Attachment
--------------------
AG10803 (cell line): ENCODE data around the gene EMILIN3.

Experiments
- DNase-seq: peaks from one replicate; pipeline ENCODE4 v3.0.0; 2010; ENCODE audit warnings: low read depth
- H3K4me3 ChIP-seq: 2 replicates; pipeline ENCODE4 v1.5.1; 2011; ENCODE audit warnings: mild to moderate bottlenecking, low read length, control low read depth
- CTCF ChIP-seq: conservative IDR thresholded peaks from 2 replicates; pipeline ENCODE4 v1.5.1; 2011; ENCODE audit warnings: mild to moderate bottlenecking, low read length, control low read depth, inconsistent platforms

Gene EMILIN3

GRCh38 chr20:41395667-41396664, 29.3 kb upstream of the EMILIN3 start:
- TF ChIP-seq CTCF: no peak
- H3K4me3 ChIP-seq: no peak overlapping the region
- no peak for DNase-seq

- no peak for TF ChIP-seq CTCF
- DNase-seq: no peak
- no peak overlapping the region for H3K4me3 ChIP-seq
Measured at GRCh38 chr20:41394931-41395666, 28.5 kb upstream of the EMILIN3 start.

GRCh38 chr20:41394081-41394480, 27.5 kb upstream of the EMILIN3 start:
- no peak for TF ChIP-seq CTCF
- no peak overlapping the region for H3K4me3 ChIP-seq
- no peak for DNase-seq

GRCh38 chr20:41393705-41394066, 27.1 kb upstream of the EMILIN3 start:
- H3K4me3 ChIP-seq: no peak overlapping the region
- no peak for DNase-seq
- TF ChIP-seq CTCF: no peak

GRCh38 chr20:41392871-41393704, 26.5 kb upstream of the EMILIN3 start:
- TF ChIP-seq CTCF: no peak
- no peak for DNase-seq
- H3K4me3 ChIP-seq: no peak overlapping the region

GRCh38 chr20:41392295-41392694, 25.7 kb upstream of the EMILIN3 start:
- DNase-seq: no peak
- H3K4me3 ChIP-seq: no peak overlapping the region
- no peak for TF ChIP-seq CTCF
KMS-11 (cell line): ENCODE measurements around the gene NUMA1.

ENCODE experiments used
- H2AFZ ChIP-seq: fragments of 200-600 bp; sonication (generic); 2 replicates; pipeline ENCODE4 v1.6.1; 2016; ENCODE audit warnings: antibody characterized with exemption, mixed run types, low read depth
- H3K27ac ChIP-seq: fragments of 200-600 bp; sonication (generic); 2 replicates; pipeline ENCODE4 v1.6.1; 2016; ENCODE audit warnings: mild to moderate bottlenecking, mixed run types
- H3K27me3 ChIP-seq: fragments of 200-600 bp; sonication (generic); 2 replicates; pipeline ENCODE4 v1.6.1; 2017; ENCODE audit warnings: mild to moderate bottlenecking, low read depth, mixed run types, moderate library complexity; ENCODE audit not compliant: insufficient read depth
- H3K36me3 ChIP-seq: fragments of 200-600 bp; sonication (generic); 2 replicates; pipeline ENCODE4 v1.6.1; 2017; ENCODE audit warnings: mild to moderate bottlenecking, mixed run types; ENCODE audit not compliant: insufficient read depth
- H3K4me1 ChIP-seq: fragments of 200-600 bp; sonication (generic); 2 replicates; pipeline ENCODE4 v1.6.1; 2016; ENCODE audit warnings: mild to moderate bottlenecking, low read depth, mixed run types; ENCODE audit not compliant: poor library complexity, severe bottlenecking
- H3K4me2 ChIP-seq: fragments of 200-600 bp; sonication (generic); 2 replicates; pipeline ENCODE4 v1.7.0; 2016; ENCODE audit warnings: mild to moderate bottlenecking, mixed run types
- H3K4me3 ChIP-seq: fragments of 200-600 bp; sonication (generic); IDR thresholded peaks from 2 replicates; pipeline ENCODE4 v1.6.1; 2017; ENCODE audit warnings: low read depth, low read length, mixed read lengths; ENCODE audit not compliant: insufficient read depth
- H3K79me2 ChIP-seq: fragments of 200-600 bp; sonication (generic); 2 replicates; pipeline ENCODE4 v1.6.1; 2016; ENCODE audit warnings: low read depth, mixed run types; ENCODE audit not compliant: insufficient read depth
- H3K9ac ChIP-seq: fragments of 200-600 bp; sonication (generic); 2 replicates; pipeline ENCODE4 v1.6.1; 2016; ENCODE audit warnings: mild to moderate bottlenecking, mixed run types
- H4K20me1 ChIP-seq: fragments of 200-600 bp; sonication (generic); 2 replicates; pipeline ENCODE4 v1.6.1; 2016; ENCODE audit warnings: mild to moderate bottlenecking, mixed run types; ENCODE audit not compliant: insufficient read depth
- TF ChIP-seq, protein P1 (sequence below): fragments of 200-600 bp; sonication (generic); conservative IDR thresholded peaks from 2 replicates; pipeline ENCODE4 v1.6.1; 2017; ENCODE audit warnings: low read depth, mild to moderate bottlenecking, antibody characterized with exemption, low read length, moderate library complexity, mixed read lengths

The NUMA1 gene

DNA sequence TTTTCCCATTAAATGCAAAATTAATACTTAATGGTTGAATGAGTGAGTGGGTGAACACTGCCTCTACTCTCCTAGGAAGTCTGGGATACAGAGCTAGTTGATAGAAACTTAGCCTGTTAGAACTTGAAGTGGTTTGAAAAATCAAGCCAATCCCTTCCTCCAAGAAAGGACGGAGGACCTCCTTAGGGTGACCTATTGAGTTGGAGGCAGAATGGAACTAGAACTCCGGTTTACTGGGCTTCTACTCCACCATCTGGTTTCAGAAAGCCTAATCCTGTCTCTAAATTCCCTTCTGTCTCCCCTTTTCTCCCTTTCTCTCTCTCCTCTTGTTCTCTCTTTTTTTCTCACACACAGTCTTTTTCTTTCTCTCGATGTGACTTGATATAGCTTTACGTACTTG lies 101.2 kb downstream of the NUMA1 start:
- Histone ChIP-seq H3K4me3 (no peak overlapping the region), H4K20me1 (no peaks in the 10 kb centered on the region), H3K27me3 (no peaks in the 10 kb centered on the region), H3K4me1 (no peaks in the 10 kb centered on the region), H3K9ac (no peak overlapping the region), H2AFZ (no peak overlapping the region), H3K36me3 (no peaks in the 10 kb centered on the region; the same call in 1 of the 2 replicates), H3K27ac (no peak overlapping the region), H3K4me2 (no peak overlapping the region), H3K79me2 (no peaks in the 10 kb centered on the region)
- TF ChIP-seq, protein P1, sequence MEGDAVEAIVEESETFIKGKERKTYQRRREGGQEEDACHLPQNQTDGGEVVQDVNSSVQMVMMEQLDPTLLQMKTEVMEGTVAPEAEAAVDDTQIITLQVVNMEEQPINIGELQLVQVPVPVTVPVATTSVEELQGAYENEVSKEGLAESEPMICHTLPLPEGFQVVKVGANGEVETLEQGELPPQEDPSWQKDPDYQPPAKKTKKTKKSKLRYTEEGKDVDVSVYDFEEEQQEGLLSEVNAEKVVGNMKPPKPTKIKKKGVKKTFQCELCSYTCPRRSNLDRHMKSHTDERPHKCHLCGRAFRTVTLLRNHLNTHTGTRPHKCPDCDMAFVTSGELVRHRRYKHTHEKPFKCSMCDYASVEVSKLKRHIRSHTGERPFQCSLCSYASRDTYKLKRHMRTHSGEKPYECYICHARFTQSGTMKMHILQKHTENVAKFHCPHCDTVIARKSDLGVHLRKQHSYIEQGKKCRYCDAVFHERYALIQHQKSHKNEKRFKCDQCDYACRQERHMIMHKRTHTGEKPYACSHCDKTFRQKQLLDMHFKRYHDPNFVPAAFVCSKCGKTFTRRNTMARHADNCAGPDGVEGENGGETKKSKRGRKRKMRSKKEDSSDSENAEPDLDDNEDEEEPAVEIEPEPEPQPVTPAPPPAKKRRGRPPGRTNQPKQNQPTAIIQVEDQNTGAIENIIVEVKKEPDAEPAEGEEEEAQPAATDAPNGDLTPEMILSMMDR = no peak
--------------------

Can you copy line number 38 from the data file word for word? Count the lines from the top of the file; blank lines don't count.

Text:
- H3K4me2 ChIP-seq: fragments of 200-600 bp; sonication (generic); 2 replicates; pipeline ENCODE4 v1.7.0; 2016; ENCODE audit warnings: mild to moderate bottlenecking, mixed run types